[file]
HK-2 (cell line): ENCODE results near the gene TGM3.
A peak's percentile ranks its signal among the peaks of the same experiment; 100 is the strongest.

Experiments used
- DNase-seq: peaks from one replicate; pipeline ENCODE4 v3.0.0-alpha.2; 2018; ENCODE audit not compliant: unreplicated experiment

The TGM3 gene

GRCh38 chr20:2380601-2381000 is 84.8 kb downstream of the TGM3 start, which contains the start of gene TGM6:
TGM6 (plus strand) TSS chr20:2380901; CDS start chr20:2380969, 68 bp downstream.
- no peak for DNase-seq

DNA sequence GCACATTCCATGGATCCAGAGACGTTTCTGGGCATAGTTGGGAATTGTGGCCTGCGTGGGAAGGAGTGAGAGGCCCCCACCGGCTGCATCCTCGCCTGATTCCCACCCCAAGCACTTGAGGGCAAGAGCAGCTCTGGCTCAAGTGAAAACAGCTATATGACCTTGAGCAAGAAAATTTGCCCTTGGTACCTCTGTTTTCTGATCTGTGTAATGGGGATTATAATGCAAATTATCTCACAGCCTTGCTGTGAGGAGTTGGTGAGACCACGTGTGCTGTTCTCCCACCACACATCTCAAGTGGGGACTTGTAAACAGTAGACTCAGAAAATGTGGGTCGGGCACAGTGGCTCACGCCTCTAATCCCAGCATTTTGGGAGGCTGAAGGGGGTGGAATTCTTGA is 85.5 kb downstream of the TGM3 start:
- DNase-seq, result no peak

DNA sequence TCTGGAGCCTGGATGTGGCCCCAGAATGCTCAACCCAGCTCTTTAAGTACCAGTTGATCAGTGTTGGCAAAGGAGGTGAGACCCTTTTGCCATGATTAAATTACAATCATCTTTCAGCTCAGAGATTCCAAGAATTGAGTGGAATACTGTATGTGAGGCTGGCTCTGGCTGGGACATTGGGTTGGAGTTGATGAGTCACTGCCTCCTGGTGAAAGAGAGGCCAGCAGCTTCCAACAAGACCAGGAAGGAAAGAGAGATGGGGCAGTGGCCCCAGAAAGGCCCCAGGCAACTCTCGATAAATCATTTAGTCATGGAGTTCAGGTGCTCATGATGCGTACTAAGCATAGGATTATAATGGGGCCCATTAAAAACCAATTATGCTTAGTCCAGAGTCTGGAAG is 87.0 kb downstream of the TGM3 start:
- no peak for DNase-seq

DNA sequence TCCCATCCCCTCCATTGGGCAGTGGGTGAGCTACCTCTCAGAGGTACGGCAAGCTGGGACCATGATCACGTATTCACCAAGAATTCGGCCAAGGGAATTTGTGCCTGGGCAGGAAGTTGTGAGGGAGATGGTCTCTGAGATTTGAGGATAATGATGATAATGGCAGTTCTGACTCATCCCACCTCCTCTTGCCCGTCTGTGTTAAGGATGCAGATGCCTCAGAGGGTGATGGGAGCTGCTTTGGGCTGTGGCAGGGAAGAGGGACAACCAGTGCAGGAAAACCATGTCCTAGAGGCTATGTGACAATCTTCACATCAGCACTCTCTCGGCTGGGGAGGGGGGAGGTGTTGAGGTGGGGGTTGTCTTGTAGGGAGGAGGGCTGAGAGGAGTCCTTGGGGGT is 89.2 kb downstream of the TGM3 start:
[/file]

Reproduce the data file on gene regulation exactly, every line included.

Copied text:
HK-2 (cell line): ENCODE results near the gene TGM3.
A peak's percentile ranks its signal among the peaks of the same experiment; 100 is the strongest.

Experiments used
- DNase-seq: peaks from one replicate; pipeline ENCODE4 v3.0.0-alpha.2; 2018; ENCODE audit not compliant: unreplicated experiment

The TGM3 gene

GRCh38 chr20:2380601-2381000 is 84.8 kb downstream of the TGM3 start, which contains the start of gene TGM6:
TGM6 (plus strand) TSS chr20:2380901; CDS start chr20:2380969, 68 bp downstream.
- no peak for DNase-seq

DNA sequence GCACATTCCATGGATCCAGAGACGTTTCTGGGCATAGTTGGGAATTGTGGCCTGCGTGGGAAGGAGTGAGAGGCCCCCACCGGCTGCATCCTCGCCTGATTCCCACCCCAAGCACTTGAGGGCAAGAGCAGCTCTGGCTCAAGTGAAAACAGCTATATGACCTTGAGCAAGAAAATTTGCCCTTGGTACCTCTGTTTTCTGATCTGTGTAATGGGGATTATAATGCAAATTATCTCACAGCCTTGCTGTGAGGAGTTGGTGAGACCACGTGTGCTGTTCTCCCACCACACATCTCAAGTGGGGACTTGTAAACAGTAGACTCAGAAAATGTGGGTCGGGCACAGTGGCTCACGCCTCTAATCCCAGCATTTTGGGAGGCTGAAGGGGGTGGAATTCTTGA is 85.5 kb downstream of the TGM3 start:
- DNase-seq, result no peak

DNA sequence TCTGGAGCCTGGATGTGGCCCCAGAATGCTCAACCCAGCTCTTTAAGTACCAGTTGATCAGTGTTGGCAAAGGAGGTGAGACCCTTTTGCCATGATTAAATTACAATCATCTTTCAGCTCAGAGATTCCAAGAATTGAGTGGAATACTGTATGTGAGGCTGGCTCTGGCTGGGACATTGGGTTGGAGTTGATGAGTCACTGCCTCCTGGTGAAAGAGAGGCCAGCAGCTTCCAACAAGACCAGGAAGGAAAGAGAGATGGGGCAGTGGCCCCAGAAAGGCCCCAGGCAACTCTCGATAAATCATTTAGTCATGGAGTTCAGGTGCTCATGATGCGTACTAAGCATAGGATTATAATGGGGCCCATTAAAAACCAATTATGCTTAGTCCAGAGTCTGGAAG is 87.0 kb downstream of the TGM3 start:
- no peak for DNase-seq

DNA sequence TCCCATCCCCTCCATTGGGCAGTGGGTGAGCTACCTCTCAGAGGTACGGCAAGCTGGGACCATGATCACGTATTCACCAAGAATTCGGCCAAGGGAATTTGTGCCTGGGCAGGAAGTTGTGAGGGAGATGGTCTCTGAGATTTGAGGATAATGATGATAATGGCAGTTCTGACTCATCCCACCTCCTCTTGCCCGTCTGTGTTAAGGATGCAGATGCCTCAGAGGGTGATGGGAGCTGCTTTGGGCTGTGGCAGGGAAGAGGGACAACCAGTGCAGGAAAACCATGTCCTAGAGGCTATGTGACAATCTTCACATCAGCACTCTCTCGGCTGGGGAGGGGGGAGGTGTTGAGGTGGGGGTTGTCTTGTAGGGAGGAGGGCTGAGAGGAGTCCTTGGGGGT is 89.2 kb downstream of the TGM3 start: